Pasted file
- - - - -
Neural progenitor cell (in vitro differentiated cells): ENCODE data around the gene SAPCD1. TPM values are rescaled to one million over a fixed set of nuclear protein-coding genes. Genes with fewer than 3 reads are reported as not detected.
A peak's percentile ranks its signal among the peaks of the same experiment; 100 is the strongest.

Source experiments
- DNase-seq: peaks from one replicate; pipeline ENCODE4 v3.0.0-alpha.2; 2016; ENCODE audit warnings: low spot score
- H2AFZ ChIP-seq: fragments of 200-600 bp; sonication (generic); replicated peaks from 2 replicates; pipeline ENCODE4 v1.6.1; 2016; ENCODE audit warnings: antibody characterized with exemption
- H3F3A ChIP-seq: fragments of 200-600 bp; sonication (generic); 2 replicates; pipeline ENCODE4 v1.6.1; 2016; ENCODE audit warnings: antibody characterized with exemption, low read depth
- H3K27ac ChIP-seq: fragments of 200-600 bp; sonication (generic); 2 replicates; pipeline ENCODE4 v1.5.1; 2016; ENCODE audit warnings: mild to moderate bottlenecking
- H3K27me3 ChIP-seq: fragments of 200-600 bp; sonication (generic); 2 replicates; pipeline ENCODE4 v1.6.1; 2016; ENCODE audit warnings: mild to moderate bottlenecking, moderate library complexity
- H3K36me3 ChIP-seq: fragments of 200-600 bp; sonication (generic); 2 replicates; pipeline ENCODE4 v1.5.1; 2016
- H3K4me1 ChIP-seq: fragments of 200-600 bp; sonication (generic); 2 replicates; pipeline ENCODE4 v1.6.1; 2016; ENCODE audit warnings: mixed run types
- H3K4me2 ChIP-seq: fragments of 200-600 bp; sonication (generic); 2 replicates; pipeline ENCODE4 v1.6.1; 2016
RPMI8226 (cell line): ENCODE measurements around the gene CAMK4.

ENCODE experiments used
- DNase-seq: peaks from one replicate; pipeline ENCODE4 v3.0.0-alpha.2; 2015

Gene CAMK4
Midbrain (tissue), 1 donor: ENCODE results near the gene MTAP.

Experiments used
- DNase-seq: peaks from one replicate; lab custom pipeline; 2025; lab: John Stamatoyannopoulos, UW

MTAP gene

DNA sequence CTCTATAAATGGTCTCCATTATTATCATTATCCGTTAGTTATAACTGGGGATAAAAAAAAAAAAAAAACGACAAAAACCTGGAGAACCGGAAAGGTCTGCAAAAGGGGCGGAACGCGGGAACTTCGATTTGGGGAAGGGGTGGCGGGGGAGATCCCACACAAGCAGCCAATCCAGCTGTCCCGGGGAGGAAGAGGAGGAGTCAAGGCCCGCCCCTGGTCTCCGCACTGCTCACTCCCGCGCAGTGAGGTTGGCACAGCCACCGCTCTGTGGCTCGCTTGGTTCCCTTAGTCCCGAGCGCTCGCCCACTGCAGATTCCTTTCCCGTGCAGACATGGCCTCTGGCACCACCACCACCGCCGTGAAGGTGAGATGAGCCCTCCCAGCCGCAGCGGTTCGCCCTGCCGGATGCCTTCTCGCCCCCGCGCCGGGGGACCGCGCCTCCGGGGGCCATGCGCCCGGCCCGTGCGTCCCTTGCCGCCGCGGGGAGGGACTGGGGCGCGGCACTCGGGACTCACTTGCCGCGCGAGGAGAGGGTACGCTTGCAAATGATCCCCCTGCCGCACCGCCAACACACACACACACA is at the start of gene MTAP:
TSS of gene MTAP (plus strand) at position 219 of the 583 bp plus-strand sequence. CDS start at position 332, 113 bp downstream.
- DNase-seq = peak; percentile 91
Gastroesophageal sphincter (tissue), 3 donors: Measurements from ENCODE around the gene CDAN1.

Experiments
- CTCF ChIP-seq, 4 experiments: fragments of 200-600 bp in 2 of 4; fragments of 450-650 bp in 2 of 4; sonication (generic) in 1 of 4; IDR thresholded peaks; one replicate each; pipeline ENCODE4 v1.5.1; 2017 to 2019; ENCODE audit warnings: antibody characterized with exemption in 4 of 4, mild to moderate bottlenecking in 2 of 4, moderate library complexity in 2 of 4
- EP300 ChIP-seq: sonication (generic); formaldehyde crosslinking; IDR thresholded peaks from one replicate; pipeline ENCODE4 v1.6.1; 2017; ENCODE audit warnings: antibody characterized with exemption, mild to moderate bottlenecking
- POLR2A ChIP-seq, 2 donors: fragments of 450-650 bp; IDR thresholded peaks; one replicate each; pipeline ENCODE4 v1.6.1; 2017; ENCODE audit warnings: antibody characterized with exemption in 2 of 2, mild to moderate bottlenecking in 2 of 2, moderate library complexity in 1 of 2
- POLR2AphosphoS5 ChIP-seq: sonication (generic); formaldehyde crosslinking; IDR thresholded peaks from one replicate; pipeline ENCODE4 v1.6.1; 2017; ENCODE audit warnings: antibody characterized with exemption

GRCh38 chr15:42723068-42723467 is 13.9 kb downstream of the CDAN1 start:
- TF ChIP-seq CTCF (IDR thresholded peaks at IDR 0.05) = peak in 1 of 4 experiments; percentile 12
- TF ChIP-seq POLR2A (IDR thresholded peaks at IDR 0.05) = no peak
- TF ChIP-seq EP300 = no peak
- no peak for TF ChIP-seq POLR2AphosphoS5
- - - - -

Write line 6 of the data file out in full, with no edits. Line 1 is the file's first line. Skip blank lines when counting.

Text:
- H3F3A ChIP-seq: fragments of 200-600 bp; sonication (generic); 2 replicates; pipeline ENCODE4 v1.6.1; 2016; ENCODE audit warnings: antibody characterized with exemption, low read depth